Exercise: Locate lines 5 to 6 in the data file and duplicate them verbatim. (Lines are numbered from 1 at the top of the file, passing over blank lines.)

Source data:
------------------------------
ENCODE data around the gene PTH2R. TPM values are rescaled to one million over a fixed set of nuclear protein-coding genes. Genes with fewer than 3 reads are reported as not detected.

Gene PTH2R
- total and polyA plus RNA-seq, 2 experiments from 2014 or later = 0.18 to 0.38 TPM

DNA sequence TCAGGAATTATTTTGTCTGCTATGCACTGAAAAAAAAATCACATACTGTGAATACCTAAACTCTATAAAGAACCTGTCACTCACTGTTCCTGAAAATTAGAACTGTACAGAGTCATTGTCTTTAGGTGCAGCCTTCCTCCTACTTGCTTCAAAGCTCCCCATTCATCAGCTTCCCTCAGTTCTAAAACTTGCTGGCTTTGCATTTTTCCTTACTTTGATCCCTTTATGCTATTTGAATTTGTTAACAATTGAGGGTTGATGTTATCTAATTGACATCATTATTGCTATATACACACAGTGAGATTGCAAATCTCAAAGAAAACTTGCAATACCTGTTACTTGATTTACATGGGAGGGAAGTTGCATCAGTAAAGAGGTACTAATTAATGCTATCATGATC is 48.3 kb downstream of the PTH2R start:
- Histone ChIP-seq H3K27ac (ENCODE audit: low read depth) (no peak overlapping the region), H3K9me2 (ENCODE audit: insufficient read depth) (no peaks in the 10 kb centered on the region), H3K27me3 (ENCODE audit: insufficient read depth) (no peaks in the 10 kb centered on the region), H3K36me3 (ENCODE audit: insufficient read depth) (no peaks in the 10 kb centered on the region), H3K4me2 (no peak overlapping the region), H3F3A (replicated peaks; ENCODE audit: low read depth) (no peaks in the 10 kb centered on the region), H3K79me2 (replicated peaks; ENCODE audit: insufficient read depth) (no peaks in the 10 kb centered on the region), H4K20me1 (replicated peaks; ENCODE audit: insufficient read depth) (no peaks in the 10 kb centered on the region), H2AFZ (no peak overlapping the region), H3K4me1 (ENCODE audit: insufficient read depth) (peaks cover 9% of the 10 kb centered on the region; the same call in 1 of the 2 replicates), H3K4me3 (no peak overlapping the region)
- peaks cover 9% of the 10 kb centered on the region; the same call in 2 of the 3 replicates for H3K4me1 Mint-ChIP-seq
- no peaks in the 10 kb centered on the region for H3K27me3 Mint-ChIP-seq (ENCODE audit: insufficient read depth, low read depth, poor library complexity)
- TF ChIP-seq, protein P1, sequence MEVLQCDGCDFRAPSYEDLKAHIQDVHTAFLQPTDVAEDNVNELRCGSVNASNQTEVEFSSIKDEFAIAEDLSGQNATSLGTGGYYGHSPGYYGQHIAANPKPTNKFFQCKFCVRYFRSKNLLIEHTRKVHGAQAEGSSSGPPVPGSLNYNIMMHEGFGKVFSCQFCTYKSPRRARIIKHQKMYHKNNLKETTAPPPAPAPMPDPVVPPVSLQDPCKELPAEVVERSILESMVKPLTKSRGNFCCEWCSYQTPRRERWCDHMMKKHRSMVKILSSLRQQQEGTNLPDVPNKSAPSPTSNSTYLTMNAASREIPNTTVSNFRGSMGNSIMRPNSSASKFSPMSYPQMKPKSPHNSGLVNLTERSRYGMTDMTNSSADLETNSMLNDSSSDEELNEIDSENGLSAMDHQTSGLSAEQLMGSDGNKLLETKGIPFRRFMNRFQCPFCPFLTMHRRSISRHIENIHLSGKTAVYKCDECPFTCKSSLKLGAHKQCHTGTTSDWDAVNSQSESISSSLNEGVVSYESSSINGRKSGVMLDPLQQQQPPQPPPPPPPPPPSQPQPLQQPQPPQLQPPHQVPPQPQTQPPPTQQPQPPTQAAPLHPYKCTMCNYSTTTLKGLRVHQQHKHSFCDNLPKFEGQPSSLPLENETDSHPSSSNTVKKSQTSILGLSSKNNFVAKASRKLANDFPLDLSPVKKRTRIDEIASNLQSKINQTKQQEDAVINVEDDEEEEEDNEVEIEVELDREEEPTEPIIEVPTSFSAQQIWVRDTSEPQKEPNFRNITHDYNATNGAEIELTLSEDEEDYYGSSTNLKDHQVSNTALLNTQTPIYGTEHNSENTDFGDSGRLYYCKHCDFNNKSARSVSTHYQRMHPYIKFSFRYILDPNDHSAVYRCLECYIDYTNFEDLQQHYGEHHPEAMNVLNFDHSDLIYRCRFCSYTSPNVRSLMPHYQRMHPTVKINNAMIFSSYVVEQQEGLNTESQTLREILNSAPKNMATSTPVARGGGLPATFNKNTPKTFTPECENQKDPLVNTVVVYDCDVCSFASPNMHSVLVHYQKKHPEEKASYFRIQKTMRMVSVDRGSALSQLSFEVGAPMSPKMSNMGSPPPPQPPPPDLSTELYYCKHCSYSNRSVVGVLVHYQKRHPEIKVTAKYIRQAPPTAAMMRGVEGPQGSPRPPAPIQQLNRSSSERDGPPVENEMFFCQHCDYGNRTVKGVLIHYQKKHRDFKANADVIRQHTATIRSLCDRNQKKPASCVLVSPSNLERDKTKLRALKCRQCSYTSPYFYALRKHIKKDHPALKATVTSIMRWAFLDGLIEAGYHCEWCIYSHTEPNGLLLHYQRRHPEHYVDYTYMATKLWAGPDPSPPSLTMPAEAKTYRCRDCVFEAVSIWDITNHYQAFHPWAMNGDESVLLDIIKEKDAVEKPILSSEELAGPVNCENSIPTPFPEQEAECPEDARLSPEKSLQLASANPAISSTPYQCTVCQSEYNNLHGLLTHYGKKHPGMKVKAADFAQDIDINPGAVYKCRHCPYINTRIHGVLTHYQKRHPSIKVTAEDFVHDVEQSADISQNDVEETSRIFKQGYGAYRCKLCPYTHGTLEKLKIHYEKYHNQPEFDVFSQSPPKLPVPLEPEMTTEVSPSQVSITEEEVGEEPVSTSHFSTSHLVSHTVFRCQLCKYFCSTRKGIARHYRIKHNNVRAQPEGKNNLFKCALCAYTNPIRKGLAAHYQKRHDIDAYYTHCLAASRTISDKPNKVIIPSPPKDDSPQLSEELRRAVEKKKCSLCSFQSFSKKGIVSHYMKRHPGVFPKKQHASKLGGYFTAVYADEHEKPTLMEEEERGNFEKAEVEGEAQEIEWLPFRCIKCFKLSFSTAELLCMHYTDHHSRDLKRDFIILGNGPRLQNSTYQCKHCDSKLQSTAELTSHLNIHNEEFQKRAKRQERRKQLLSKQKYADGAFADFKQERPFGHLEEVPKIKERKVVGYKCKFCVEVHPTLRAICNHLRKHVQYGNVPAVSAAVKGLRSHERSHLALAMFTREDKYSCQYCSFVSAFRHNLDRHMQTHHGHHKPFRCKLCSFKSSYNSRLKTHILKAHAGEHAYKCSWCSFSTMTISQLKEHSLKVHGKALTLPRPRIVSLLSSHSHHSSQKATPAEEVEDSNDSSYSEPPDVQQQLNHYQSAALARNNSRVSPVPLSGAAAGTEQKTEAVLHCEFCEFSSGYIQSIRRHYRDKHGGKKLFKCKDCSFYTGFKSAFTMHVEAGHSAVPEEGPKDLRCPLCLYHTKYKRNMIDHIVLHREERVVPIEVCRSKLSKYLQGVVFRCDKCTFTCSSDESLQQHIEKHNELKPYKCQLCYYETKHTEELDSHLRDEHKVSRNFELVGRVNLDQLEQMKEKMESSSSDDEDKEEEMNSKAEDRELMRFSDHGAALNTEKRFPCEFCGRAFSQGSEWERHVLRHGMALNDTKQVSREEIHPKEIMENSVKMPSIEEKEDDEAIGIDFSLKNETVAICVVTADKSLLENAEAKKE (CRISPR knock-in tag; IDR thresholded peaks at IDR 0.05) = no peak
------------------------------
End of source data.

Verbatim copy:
- Histone ChIP-seq H3K27ac (ENCODE audit: low read depth) (no peak overlapping the region), H3K9me2 (ENCODE audit: insufficient read depth) (no peaks in the 10 kb centered on the region), H3K27me3 (ENCODE audit: insufficient read depth) (no peaks in the 10 kb centered on the region), H3K36me3 (ENCODE audit: insufficient read depth) (no peaks in the 10 kb centered on the region), H3K4me2 (no peak overlapping the region), H3F3A (replicated peaks; ENCODE audit: low read depth) (no peaks in the 10 kb centered on the region), H3K79me2 (replicated peaks; ENCODE audit: insufficient read depth) (no peaks in the 10 kb centered on the region), H4K20me1 (replicated peaks; ENCODE audit: insufficient read depth) (no peaks in the 10 kb centered on the region), H2AFZ (no peak overlapping the region), H3K4me1 (ENCODE audit: insufficient read depth) (peaks cover 9% of the 10 kb centered on the region; the same call in 1 of the 2 replicates), H3K4me3 (no peak overlapping the region)
- peaks cover 9% of the 10 kb centered on the region; the same call in 2 of the 3 replicates for H3K4me1 Mint-ChIP-seq